Self And Language In Tim O Brien's The Things They Carried

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Words express self. Words, like humans, are maintained by the identity behind them. Similarly to humans, when words confront obstacles, they weaken. Nevertheless, obstacles are a crucial portion of fate, as seen in Tim O’Brien’s novel, The Things They Carried. This 1990 war novel describes the supposed experiences of Timmy O’Brien and his platoon amidst the chaos of war-torn Viet Nam, the events preceding and following it. The reader is exposed to O’Brien’s thorough style of writing, as opposed to the dreadful memories from the war, and – consequentially – the influence of those recollections on the ability of the platoon soldiers to express themselves. O’Brien established contrast between his thorough, descriptive narrative style and the…show more content…
Throughout “[T]he Man I Killed”, the narrator describes his account of a body, which he claims to have shot under the pressure of the battlefield. He constructs a biography for the Vietnamese soldier; “[I]n 1964 the young man began attending classes at the university in Saigon, where he avoided politics and paid attention to the problems of calculus” (O’Brien 122). O’Brien chooses to concentrate the life-story to the soldier’s studies, a supposed symbol of enlightenment, contradicting the violent nature of war. The paradoxical areas of life in this thorough description conveys to the reader that these reflections are incorrect, a tone of romanticism is established as to persuading the reader the story is credible, as enhanced by physical descriptions, such as “the one eye did a funny twinkling trick” (123). The usage of “eyes” humanizes the body whose soul had left. Nevertheless, the protagonist is utterly speechless, despite Kiowa’s desperate attempts to initiate communication, as indicated by “then he [Kiowa] said, ‘Man, I’m sorry’. Then later he said, ‘Why not talk about it?’. Then he said, ‘Come on, man, talk’” (124). The repetition of “then” adheres to the thoroughness of O’Brien’s narrative, which, in reality, is shattered by Tim’s silence. This portrays that while in retrospection O’Brien is able to reflect on…show more content…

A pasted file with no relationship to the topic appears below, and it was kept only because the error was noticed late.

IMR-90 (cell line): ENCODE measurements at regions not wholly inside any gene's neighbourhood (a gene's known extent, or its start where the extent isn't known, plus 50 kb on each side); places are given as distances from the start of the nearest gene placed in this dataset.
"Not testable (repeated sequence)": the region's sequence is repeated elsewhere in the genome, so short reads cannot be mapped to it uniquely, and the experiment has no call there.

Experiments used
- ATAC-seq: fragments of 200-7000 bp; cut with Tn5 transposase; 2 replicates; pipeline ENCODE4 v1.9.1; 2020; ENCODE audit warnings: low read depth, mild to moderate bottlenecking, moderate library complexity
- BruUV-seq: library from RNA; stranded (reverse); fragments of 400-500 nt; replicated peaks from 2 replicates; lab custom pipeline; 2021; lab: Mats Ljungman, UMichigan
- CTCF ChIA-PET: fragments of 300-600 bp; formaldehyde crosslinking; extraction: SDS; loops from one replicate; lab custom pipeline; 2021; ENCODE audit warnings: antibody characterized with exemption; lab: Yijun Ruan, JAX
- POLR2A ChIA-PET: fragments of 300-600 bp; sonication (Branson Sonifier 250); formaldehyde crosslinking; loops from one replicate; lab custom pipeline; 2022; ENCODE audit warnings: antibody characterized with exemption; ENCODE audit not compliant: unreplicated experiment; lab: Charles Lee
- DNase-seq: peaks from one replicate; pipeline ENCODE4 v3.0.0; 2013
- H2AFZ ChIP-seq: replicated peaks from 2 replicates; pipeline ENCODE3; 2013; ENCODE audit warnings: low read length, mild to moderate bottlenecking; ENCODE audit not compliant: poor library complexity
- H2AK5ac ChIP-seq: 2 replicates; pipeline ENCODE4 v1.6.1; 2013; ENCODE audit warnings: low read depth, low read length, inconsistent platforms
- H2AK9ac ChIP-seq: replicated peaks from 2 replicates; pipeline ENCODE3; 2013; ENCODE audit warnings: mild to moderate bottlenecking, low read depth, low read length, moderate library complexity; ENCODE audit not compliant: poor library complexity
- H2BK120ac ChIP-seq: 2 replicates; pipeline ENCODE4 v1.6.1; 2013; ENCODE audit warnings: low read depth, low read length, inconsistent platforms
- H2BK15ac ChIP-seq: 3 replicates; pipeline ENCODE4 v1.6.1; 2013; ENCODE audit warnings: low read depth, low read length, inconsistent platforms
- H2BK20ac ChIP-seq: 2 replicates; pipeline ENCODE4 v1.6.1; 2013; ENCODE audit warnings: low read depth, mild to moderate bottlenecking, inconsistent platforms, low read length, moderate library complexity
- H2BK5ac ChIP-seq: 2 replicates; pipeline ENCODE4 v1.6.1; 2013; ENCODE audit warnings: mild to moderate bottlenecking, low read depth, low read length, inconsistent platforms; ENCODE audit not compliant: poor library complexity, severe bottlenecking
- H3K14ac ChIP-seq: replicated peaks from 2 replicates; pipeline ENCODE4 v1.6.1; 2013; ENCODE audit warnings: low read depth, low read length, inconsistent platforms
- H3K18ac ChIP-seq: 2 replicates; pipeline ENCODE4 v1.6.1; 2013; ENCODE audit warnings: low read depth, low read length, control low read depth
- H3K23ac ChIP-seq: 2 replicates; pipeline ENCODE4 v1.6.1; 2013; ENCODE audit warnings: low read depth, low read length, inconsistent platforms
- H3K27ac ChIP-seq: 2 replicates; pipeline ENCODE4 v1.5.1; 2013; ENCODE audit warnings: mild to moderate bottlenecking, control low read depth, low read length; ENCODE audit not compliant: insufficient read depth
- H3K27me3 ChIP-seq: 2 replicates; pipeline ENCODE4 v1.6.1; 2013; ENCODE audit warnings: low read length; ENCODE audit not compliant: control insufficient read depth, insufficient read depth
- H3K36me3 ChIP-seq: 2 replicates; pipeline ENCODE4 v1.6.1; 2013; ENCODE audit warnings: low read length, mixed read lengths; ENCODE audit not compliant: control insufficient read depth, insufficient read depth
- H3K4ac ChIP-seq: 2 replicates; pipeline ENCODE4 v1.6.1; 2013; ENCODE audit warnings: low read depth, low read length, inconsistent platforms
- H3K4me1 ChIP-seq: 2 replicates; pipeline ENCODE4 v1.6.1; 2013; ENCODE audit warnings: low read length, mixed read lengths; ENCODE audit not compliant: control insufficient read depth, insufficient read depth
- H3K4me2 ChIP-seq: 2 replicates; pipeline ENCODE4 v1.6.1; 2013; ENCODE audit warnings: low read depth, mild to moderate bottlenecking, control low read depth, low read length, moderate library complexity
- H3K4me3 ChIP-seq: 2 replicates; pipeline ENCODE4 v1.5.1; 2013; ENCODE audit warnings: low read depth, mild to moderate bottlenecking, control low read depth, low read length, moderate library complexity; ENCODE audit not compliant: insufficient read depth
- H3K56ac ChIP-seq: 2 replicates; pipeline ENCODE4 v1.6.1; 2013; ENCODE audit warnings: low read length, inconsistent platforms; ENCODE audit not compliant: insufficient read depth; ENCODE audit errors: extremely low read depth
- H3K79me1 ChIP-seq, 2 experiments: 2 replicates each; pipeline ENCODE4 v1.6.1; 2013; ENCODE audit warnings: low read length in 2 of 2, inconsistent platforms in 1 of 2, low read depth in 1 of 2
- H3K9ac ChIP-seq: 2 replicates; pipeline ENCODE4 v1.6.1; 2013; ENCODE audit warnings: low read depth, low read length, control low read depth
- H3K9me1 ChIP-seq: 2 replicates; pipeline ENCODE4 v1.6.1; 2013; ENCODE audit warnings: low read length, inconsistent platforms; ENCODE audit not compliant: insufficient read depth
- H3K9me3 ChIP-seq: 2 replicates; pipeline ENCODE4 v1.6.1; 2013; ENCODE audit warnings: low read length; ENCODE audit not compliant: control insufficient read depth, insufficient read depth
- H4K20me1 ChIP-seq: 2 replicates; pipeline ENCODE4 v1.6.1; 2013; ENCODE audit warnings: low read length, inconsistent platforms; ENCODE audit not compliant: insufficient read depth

O’Brien describes the system in the first chapter; “They used a hard vocabulary to contain the terrible softness. Greased they’d say. Offed, lit up, zapped while zipping. It wasn’t cruelty, just stage presence” (19). The juxtaposition of the word “softness” and the brutality, diminishing diction of “offed” or “zapped”, that are metaphors from areas ironically innocent, enhances the powerful contrast between the emotional importance of human death as inferred by Ted Lavender’s story, and the simplicity in which they refer to the valuable concept of mortality. Likewise, in the beginning of “How to Tell a True War Story”, Curt Lemon is said to have been killed by an explosion. His strongest companion, Rat Kiley, writes a letter to Lemon’s sister – which, by logic, and due to his following reclusiveness, wouldn’t have been known to O’Brien had it been real. Therefore, the reader can attribute the letter to O’Brien’s narrative, rather than Rat Kiley who is later exposed to be fictional. The message to the deceased’s sister, despite the sorrow it expresses, is romantic, as indicated by his account of “her brother, [who] he had the right attitude” (65). Attitude is considered a symbol of one’s mentality, who Rat ironically describes thoroughly to Kiley’s sister, a figure who would already know him as a human. Albeit when she does not respond to his

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